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      The Contribution of High-Order Metabolic Interactions to the Global Activity of a Four-Species Microbial Community

      1 , * , 1 , 2

      PLoS Computational Biology

      Public Library of Science

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          There is no author summary for this article yet. Authors can add summaries to their articles on ScienceOpen to make them more accessible to a non-specialist audience.

          Abstract

          The activity of a biological community is the outcome of complex processes involving interactions between community members. It is often unclear how to accurately incorporate these interactions into predictive models. Previous work has shown a range of positive and negative metabolic pairwise interactions between species. Here we examine the ability of a modified general Lotka-Volterra model with cell-cell interaction coefficients to predict the overall metabolic rate of a well-mixed microbial community comprised of four heterotrophic natural isolates, experimentally quantifying the strengths of two, three, and four-species interactions. Within this community, interactions between any pair of microbial species were positive, while higher-order interactions, between 3 or more microbial species, slightly modulated community metabolism. For this simple community, the metabolic rate of can be well predicted only with taking into account pairwise interactions. Simulations using the experimentally determined interaction parameters revealed that spatial heterogeneity in the distribution of cells increased the importance of multispecies interactions in dictating function at both the local and global scales.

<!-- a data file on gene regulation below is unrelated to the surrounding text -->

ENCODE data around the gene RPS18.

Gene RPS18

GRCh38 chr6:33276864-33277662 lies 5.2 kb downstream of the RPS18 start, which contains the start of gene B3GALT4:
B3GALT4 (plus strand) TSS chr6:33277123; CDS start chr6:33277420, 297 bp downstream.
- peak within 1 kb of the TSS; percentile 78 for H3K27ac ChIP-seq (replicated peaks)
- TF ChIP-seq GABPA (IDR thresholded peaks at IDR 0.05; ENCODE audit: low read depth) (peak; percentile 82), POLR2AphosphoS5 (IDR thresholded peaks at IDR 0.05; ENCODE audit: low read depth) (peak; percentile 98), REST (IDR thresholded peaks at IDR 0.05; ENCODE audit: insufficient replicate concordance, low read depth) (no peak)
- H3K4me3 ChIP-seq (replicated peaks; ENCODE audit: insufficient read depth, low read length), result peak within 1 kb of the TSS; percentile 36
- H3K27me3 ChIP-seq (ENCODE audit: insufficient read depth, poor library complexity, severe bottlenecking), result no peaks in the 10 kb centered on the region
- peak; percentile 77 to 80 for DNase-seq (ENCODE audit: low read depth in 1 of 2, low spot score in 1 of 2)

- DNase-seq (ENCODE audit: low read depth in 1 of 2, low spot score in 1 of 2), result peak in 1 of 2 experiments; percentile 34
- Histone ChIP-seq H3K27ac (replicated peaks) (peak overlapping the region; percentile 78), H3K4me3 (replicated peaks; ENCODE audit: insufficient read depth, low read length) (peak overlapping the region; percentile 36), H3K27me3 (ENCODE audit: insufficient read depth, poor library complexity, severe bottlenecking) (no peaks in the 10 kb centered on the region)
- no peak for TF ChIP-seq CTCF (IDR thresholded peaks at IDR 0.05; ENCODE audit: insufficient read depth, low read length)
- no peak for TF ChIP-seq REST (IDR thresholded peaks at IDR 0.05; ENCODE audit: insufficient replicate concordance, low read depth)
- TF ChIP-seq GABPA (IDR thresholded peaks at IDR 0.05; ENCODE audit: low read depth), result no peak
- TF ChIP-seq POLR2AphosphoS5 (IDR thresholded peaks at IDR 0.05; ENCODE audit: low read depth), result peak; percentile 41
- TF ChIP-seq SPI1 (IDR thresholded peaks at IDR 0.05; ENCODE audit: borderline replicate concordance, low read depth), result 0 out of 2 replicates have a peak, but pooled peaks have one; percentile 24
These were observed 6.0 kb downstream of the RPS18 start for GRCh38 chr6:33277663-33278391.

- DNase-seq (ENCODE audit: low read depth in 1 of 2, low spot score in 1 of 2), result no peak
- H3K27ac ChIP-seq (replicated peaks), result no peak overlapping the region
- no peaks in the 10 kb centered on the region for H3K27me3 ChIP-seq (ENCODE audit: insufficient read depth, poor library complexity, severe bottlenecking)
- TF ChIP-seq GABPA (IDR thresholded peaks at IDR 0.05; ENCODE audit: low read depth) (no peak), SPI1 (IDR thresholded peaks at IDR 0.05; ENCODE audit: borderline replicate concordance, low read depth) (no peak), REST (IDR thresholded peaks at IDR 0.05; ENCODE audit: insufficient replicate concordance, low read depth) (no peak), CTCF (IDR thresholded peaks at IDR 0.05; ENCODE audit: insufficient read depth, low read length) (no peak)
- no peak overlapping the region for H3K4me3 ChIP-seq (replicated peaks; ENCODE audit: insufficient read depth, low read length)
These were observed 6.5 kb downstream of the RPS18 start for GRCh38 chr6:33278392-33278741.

Author Summary

          Many wild microbial ecosystems contain hundreds to thousands of species, suggesting that interactions between species likely play an important role in regulating the behavior of such complex cellular networks. Predicting how these interactions impact the overall activity of microbial communities remains a challenge. Here we quantify the contribution of interactions between more than two species to the overall metabolic rate of a mixture of four freshwater bacteria. We systematically measure interactions between these species and use theoretical models to examine the influence cell-cell interactions on spatially non-uniform microbial populations. Our results demonstrate that although interactions between species are key regulators of system behavior, only considering interactions between pairs of species is sufficient to predict ecosystem activity. Simulations demonstrate that activity at both the single-cell and population level would be strongly influenced by how microbes are distributed in space. These findings improve our understanding of how best to examine groups of microbes that coexist in environments such as soil, water, and the human body.

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          Most cited references 36

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          Weak pairwise correlations imply strongly correlated network states in a neural population

           Gasper Tkacik (2006)
          Biological networks have so many possible states that exhaustive sampling is impossible. Successful analysis thus depends on simplifying hypotheses, but experiments on many systems hint that complicated, higher order interactions among large groups of elements play an important role. In the vertebrate retina, we show that weak correlations between pairs of neurons coexist with strongly collective behavior in the responses of ten or more neurons. Surprisingly, we find that this collective behavior is described quantitatively by models that capture the observed pairwise correlations but assume no higher order interactions. These maximum entropy models are equivalent to Ising models, and predict that larger networks are completely dominated by correlation effects. This suggests that the neural code has associative or error-correcting properties, and we provide preliminary evidence for such behavior. As a first test for the generality of these ideas, we show that similar results are obtained from networks of cultured cortical neurons.